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It’s time to think about the #FutureofWork, or your business has no future!

02/05/19 Joseph Moore Consultant, R&D and Engineering

As the world of work continues to change midst of a revolution fuelled by technological advancement, changes in the employment market and as the demand of new skills, flexibility and resilience continues to unfold, today’s businesses must think about the future of work and evaluate the way they do business.

A century ago, supposedly no less than the United States Commissioner of Patents had remarked, “Everything that can be invented has been invented.” How ironic! In fact, what Commissioner Charles Duell actually said back in 1902 was quite the opposite.

 

He stated, “In my opinion, all previous advances in the various lines of invention will appear totally insignificant when compared with those which the present century will witness.” Most of us would probably agree. What “wonders” will those be? What new factors may influence the nature of how we approach problems and develop solutions as an engineering and high-tech community?

Technology has shifted the societal framework by lengthening our life spans, enabling people to communicate in ways unimaginable in the past, and creating wealth and economic growth by bringing the virtues of innovation and enhanced functionality to the economy in ever-shorter product development cycles. Furthermore, with an ageing population, the need to create new inventions and discover scientific breakthroughs to help improve the lives of people, together with global competition for new technology will open up the UK’s and European high technology and electronics jobs market.

The last fifteen to twenty years has seen amazing changes in the way that we consume information, the change in shopping habits as well as the way that we access entertainment. The need for instant access is taken for granted. The connectivity of the internet combined with our fast-paced lifestyles has fuelled these changes in behaviour.

While the role of engineering is still of prime importance, the impact of societal attitudes and politics reminds us that the ultimate use of a new technology and the pace of its adoption especially in the workplace are not always a simple matter.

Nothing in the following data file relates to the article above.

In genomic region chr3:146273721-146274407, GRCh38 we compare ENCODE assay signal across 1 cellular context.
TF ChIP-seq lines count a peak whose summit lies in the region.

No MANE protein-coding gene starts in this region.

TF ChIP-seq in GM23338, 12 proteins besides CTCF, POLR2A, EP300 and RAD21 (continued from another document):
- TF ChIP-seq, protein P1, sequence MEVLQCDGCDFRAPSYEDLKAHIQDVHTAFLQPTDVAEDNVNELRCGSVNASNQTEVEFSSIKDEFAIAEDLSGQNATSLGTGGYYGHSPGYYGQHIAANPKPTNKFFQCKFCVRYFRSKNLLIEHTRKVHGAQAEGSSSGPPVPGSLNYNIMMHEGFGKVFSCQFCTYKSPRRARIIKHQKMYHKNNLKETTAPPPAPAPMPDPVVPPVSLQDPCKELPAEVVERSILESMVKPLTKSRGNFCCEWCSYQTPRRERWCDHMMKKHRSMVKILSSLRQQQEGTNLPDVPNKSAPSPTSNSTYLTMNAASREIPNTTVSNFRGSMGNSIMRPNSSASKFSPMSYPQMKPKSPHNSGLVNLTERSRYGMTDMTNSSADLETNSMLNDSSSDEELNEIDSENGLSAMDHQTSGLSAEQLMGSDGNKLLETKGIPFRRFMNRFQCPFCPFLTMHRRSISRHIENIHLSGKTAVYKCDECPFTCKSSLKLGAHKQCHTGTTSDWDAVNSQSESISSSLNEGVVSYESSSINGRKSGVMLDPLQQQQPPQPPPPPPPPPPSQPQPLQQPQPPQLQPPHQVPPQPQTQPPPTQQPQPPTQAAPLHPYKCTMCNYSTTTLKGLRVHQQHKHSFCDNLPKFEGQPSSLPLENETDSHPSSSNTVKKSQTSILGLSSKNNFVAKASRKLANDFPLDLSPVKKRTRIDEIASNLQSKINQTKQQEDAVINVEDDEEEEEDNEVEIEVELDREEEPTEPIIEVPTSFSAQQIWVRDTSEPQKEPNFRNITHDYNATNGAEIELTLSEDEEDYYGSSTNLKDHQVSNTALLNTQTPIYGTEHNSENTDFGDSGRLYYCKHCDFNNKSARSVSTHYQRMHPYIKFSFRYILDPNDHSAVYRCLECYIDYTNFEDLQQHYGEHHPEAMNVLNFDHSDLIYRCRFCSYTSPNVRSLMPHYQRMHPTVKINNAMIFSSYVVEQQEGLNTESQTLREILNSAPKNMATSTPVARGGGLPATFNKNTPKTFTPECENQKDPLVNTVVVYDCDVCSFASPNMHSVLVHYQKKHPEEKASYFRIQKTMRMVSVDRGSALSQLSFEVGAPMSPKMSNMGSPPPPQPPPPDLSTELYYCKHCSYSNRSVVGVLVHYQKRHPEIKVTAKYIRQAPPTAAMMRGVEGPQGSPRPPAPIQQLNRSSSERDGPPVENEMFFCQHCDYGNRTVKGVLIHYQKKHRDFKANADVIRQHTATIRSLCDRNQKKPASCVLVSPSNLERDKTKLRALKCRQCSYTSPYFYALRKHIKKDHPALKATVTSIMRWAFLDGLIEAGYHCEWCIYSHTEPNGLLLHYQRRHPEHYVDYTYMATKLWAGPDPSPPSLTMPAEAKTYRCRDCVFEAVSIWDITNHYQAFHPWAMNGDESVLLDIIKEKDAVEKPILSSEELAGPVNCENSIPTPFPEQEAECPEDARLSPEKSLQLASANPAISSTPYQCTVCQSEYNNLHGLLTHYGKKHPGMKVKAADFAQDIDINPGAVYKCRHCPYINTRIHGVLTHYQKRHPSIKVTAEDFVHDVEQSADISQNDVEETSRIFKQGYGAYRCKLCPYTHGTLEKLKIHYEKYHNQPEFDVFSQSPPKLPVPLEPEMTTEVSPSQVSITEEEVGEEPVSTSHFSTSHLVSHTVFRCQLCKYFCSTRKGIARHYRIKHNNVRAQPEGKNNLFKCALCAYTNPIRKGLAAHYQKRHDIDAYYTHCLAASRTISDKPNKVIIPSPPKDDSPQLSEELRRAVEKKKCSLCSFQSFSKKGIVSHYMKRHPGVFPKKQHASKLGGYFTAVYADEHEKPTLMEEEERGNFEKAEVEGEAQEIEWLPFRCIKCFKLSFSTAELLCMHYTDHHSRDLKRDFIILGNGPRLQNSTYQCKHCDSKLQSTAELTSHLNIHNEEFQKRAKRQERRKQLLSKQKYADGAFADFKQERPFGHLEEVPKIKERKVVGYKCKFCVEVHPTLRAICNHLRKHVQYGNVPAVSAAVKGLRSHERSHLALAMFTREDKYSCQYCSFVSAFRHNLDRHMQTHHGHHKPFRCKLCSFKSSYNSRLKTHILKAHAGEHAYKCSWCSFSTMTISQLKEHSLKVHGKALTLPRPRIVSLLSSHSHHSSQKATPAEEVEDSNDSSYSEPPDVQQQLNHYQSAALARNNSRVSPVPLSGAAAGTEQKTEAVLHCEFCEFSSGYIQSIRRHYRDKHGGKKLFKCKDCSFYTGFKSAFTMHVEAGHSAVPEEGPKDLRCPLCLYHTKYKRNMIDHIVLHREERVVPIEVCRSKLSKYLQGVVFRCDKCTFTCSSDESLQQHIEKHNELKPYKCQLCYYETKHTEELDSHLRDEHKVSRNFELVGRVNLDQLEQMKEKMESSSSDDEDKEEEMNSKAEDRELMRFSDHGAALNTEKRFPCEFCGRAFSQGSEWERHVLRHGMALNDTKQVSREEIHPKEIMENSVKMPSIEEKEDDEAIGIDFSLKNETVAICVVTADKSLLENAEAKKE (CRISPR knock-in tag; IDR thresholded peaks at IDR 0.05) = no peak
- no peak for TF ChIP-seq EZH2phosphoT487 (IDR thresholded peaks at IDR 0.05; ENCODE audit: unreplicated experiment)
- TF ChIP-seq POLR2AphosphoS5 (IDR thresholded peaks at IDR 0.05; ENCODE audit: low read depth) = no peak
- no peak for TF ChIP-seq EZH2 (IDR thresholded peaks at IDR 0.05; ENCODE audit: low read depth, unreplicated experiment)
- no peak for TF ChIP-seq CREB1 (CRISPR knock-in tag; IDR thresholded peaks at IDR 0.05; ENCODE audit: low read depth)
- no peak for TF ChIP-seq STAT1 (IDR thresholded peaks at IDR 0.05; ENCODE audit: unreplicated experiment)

We are likely to see new technical jobs emerge in light of artificial intelligence and the changes that are taking place at the moment. Global competition, growing economies and the changes in logistics and transport have made the world a smaller place. We are all connected through the internet and can work remotely and communicate with ease across the globe. We’re competing globally crossing nations and boundaries of race, culture and religion. Companies can now select candidates based on talent with a view to training later.

We ask Joseph Moore, Redline’s R&D and Engineering Recruitment Consultant about the challenges technology businesses will face and how companies must adapt in order to secure the brightest talent and safeguard the future of their business.

“We see every successive generation of engineers enter a world that innovates faster, by collectively leveraging tools and knowledge from their predecessors. Businesses face many challenges currently including the need to upskill the current generation of young people to meet industry's demands,” says Joseph. “New competencies and skills such as Science, Technology, Engineering and Maths (STEM) including the technological know-how to understand the fast-paced changes that are taking place. This includes the introduction of artificial intelligence into the labour market. We can see this already in the early stages in sectors such as the military, defence, medical research, manufacturing, and space exploration.

Career-jumping and diversifying throughout the working life will be commonplace. The place of work is no longer 9-5 set hours, it’s flexible, adaptable yet it can have a huge impact on work-life balance. The need to respond and meet set targets and deadlines, to perform constantly to a high standard will be necessary if employees want to progress and to sustain employment.